Comforting voice gives real shelter from storm

Q&A: Anne Dempsey

As Denise Hall looked out her window in West Cork at the recent biblical level storms, she wondered how many people in neighbouring rural communities had even worse plights.

For most of the morning, the sky had been a moody slate grey with low, rain-filled clouds resting heavily on the horizon.

It was obvious that something big — and probably unwelcome — was brewing.

By about mid-morning, the wind had begun to gather force and the trees had started to bend to the ground then fly backwards to an upright position like so many spindly catapults.

Leaves from the seemingly indestructible rhododendron flew past the windows in great swarms and Jack, my canny collie-cross had started to pace restlessly, even trying to get onto my lap, something he never does.

By mid-day, I was seriously considering getting under the table with the two dogs, sure that, like so many animals, Jack was privy to some sort of inside information and knew something I didn’t.

The power flickered on and off and each time I held my breath. But it was obvious that such was the growing ferocity of the wind that before too long and despite the best efforts of the ESB, the power would be off.

Did I have spare batteries for the radio or the torch? No. Did I have a spare gas fill? No. Did I have enough candles? Well, that was hard to say as it rather depended on just how long this was all going to last. By two o’clock it became obvious that this was one of the worst storms in living memory.

Outside the window it looked like one of those Hollywood disaster movies.

As soon as there was some sort of phone coverage, neighbours began to call each other, to compare notes and to check on each other.

Then darkness started to gather and it was time to get all those important jobs done. Candles and fires had to be lit, dinner to be cooked and hot water bottles to be filled.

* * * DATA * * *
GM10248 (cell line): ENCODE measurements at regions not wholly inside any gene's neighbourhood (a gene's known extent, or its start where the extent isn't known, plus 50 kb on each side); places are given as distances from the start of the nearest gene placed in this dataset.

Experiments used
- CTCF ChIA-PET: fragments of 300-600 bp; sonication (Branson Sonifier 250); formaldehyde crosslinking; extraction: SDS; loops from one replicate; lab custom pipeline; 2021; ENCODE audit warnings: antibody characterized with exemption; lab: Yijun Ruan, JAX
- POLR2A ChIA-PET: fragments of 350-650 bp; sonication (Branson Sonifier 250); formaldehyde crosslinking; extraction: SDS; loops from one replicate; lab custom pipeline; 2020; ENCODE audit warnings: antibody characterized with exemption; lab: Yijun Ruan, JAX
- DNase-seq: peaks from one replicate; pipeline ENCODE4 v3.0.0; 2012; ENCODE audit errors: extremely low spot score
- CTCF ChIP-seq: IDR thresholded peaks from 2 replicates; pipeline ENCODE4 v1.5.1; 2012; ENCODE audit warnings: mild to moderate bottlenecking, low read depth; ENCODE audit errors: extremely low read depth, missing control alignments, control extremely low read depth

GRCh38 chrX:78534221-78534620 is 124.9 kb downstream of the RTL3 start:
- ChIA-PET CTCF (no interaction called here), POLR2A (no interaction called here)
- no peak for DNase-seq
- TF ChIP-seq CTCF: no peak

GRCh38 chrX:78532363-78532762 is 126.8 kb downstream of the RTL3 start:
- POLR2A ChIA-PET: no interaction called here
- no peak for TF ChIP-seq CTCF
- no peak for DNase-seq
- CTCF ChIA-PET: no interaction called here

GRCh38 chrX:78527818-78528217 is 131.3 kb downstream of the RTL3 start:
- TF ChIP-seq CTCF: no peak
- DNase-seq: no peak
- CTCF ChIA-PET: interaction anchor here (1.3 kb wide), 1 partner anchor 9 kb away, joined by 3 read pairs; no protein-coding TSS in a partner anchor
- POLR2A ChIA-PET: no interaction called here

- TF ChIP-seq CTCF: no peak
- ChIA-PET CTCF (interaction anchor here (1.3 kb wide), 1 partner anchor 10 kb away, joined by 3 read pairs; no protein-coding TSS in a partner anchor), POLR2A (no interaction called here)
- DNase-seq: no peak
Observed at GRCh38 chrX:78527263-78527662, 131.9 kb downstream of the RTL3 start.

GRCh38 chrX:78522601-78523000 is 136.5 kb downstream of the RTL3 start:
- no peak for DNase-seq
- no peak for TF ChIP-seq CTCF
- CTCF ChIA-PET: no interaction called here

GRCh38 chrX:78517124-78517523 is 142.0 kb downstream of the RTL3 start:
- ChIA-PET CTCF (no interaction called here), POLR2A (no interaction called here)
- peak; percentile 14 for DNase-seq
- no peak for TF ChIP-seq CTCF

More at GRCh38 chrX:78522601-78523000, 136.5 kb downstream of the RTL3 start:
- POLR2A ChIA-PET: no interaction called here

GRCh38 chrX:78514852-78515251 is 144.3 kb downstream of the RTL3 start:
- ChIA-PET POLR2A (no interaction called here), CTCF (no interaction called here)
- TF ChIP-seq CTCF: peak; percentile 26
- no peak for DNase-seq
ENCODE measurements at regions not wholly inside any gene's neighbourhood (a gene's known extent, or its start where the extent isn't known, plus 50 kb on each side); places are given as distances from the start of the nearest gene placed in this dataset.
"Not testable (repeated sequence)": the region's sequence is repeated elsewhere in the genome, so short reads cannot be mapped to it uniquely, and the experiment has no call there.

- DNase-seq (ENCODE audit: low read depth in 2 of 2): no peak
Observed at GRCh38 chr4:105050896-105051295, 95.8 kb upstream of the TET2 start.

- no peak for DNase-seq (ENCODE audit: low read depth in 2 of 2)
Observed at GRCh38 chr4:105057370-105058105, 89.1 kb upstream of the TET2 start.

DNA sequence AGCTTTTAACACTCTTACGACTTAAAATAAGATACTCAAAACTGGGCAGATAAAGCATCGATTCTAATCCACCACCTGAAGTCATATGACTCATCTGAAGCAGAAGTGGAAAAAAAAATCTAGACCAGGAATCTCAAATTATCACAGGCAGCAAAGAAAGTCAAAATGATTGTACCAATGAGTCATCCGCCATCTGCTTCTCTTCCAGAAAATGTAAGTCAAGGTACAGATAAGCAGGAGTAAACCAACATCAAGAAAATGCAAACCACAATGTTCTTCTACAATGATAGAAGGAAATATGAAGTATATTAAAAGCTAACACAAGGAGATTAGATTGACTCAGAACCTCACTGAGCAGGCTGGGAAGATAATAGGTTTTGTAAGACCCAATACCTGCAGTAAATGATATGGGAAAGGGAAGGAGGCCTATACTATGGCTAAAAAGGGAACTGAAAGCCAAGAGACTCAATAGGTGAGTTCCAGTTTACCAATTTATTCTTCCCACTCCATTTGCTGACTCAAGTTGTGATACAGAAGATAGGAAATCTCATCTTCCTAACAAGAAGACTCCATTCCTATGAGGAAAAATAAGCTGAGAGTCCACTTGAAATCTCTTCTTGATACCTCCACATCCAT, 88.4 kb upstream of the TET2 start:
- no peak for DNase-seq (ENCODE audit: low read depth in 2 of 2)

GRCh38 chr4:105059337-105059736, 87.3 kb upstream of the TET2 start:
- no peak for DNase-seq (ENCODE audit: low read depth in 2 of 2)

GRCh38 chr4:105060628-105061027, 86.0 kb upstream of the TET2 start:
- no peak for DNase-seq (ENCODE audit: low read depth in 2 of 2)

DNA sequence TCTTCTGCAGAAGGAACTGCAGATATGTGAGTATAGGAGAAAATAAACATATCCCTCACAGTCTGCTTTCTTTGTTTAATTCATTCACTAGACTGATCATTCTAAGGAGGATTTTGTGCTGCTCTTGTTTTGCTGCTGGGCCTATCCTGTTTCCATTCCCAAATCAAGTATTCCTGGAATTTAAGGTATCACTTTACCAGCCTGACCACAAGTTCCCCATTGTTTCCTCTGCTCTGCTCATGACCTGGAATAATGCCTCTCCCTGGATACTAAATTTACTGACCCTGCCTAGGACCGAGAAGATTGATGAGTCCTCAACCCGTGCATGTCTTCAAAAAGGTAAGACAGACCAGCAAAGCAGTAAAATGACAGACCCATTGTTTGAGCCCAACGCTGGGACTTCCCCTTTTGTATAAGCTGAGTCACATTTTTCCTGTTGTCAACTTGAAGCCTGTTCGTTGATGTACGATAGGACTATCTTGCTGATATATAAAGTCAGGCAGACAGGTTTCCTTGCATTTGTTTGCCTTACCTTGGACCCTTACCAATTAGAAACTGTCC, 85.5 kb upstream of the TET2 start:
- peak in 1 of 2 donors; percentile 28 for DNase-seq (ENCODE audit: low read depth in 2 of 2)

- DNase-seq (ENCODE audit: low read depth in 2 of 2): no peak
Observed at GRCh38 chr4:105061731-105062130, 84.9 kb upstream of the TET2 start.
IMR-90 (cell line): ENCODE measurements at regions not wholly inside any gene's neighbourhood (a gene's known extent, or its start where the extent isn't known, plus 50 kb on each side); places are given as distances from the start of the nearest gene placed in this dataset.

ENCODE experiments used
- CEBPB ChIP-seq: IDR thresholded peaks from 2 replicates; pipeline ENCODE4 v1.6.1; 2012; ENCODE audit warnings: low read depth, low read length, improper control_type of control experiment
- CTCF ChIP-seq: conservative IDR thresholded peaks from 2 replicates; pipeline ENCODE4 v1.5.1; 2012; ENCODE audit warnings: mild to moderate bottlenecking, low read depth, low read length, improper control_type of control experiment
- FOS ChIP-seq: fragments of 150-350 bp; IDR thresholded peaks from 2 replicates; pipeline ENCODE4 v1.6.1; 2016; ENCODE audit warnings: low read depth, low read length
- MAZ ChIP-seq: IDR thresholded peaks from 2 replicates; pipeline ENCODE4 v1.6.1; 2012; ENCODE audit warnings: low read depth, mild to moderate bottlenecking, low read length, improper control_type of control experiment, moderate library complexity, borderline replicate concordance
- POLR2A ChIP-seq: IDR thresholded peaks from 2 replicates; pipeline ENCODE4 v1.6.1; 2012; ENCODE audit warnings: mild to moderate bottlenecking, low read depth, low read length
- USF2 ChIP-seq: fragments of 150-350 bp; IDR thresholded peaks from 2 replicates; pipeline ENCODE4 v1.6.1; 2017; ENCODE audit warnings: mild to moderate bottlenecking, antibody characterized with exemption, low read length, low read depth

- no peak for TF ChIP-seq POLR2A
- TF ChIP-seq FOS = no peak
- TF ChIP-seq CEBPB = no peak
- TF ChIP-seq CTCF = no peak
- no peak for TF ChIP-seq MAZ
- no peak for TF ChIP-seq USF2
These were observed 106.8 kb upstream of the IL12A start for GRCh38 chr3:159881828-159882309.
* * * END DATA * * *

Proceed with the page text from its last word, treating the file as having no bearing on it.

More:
In the event, it was to be six days before the hard-pressed ESB were able to restore our power, and a dark, cold six days it was too.

I made a careful emergency run to town the next day to stock up on the essentials, praying that an unstable tree didn’t come down on top of me.

I did my best to maintain a positive front but it became increasingly difficult, especially when one night the temperature dropped below zero.

I reminded myself that there were many hundreds of other people who were far worse off than me — people whose homes had been damaged, people who had no water and countless farmers who had to rely on shared generators to milk and water their livestock.

The worst thing that happened to me was that in the flickering candlelight I ate half a dog biscuit before I realised that it wasn’t, in fact, the digestive biscuit I had left there earlier.

Then I started to think about the amount of older people who perhaps lived alone in isolated areas, for whom the storm must have been a terrifying experience and who, if they had no phone coverage, may well be unable to have the comfort of a chat with someone.

Third Age is a nationwide voluntary organisation based in Summerhill, Co Meath, who work to promote the value of older people in communities throughout Ireland.

Third Age has over 1,200 volunteers giving their time variously as active listeners on a Senior Help Line, as tutors teaching English to non-Irish nationals, as peer nutritionists, befrienders, advocates and more.